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8.2 Determinants of Price Elasticity of Supply (PES)

Determinants of price elasticity of supply. This article will explain what determines the price elasticity of supply of a good and how time can affect the price elasticity of supply.


Welcome to Simply Economics. This article is the tenth in a series to explain economics to those who want to broaden their scope of the subject. Click here to find out more about the series. This article explains the determinants of price elasticity of supply.


  • Ease of entry into an industry – If there is high competition or a lot of regulations in an industry, it makes it difficult for new companies to enter. This would cause supply to be inelastic as producers have more control over the market price than the consumer. An example of this is the diamond market where the supply of diamonds is extremely limited as producers hold back most of the diamonds produced and release them very slowly. In addition to this, most of the world’s diamond mines are controlled by a handful of companies which makes it very difficult for new firms to enter the market. This means that these companies can control the price of diamonds which causes supply to be elastic.
  • Amount of spare capacity – If a firm has a high amount of spare capacity, it means the firm can quickly raise the production the good in order to respond to price changes. This means a firm with a high amount of spare capacity usually has elastic supply. However, if a firm is working near or at full capacity, supply tends to be inelastic as the firm cannot increase production of a good in order to react to a change in the price of the good.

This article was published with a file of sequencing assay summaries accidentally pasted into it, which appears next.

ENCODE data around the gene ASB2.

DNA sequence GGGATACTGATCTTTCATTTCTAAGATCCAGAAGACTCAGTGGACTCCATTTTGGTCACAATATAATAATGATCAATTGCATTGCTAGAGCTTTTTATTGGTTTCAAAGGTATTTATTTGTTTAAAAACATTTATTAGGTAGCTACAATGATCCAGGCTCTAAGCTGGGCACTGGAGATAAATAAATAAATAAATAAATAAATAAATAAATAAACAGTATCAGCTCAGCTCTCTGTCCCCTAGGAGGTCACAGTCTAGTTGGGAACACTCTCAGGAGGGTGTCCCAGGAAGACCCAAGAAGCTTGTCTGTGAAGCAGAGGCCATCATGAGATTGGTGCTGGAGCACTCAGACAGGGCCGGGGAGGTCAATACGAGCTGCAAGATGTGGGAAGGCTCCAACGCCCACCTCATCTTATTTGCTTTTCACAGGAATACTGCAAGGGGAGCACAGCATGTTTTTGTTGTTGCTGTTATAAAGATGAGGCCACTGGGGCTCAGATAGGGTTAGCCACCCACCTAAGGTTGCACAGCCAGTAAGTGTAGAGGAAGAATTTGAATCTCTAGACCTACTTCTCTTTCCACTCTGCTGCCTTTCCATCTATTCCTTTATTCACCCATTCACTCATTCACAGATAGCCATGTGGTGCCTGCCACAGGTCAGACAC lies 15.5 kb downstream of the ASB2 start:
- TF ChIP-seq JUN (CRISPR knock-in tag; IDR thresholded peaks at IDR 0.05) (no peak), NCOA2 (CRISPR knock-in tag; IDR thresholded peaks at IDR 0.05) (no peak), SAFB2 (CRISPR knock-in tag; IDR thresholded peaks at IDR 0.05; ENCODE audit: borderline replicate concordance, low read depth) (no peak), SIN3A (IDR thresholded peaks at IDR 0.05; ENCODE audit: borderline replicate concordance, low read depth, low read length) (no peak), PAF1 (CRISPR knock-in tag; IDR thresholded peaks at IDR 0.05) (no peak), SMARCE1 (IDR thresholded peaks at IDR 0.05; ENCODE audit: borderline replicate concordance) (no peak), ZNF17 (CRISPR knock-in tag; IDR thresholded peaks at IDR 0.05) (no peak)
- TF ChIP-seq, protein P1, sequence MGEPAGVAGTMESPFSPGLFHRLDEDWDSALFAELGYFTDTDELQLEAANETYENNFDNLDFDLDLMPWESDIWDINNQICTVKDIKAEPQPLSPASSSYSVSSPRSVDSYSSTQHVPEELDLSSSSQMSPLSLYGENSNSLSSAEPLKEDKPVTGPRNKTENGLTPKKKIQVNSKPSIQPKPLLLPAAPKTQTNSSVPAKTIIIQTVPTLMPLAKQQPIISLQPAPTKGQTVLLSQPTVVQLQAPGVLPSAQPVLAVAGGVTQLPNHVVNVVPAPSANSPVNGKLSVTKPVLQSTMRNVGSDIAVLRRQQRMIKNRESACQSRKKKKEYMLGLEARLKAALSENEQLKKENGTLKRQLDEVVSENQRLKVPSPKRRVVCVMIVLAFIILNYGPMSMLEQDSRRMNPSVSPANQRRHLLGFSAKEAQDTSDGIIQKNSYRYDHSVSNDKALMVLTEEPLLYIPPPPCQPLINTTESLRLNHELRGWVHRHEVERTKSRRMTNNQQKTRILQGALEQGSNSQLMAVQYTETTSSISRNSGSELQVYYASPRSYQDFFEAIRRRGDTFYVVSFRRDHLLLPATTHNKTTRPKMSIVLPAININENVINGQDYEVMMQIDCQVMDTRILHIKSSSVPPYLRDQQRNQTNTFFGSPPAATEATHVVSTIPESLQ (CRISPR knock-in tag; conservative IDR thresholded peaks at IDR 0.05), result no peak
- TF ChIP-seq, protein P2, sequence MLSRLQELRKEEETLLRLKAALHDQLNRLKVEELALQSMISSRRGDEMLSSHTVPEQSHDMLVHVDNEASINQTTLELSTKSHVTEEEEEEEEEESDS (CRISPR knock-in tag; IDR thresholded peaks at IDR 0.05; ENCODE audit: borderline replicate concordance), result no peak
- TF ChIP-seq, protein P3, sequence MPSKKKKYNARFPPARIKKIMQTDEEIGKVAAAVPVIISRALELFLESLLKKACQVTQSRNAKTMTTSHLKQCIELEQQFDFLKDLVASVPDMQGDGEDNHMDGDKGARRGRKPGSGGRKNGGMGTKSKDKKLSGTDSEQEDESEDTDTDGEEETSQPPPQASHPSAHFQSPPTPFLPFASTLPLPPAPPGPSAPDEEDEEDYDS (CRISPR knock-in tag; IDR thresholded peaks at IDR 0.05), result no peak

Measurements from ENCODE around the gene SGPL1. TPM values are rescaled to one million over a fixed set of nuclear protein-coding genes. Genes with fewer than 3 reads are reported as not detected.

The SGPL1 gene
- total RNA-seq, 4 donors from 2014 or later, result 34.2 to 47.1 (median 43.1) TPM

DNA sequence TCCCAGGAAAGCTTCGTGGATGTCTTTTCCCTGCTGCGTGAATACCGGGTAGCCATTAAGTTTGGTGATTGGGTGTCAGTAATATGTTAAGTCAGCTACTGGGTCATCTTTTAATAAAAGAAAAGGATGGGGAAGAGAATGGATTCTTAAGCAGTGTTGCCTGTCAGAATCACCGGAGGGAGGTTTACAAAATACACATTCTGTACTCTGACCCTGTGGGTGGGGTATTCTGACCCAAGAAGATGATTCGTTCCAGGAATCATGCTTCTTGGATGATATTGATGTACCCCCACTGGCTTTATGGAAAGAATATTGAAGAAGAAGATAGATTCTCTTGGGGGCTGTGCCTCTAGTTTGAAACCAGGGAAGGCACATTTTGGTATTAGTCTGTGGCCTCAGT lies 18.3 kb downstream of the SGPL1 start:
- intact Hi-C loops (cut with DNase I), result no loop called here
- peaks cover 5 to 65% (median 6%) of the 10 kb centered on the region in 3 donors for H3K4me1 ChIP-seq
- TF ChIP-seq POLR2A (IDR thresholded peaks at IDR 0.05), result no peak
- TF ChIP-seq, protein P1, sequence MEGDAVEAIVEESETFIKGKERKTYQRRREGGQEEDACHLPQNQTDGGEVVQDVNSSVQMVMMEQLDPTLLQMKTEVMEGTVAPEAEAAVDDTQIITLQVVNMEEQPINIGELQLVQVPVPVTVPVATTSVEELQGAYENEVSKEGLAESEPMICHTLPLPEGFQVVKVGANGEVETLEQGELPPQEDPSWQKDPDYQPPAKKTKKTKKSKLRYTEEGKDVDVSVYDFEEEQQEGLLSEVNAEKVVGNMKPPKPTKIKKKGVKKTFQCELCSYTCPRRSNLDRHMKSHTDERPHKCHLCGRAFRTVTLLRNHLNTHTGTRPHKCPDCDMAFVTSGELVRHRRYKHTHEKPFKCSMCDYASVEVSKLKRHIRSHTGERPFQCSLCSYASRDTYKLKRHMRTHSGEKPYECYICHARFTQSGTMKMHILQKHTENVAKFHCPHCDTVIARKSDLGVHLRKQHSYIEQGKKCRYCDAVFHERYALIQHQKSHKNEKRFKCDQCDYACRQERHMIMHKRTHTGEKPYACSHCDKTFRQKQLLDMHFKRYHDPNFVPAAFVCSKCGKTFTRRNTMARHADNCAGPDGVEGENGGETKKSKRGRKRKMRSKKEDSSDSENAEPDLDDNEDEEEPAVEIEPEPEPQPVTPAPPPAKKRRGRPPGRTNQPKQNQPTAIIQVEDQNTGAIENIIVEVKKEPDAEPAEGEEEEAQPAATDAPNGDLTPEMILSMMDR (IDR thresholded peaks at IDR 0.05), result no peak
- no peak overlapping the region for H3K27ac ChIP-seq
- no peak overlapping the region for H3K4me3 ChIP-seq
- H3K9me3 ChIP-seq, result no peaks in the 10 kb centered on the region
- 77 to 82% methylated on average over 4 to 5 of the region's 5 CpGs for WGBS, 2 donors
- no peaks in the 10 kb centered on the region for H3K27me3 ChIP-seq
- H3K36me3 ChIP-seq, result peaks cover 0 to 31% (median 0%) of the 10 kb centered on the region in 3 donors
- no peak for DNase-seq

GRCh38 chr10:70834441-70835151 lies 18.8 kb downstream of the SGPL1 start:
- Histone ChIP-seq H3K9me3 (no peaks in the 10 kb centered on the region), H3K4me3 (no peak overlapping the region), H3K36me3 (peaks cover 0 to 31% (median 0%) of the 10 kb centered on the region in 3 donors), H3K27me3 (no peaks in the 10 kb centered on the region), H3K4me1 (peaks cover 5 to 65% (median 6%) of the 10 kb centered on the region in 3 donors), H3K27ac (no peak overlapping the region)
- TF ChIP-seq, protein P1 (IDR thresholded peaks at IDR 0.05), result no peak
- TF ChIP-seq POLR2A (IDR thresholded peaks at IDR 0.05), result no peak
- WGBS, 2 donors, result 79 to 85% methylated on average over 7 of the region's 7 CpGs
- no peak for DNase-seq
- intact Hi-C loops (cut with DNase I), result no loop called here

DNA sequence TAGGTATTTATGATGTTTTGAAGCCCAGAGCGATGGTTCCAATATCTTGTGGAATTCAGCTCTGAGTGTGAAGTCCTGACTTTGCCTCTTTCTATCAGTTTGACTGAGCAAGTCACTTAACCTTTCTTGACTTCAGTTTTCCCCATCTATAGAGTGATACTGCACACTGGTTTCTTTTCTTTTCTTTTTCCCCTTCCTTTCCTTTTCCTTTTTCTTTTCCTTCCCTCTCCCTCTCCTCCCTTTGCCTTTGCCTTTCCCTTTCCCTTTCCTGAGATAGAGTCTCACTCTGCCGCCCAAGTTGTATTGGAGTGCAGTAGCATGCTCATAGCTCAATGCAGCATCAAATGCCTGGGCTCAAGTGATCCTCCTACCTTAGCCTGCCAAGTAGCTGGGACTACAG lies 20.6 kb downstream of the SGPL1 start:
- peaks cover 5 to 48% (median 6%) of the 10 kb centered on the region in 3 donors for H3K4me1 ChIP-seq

• Stage of the economic cycle – The elasticity of supply depends on the stage of the economic cycle a country is at. For example, if a country is going through a recession, supply would be elastic as firms have a will have a high amount of spare capacity which means they will be able to increase supply when the price increases. However, if an economy is experiencing high levels of growth i.e. it is going through a ‘boom phase’, firms will not have as much spare capacity and therefore supply will be inelastic as firms will not be able to increase their production of the good.
  • Length of a product’s lifetime – If a product has a long lifetime, it can be stored for a later date. This would mean the supply for these products is elastic as the product can be stockpiled to meet future surges in the demand of a good. These goods tend to be manufactured such as toasters, kettles, etc. However, if a good has a short lifetime, it means it cannot be stored for a later date. This would mean that supply for such a good is inelastic as it cannot be stockpiled to meet future surges in the demand of a good. An example of goods includes fruits and vegetables.
  • Time period – The most important factor influencing the elasticity of supply is the time period. In the short run, it is hard for firms to raise supply if it is functioning at full capacity because at least one factor of production is fixed (labour, capital, land and entrepreneurs). This means in the short-term supply is not responsive to a change in price which means supply tends to be inelastic in the short term. However, in the long run, firms have the ability to increase their capacity which enables them to increase production in the long run. This means that supply is elastic in the long run as it is responsive to price.

In conclusion, there are many factors that influence the elasticity of supply. However, the most important factor is time. This because in the long run forms can adapt to changes in the price of the good by expanding or contracting the production and supply of their good which leads to supply being elastic in the long run and inelastic in the short run.

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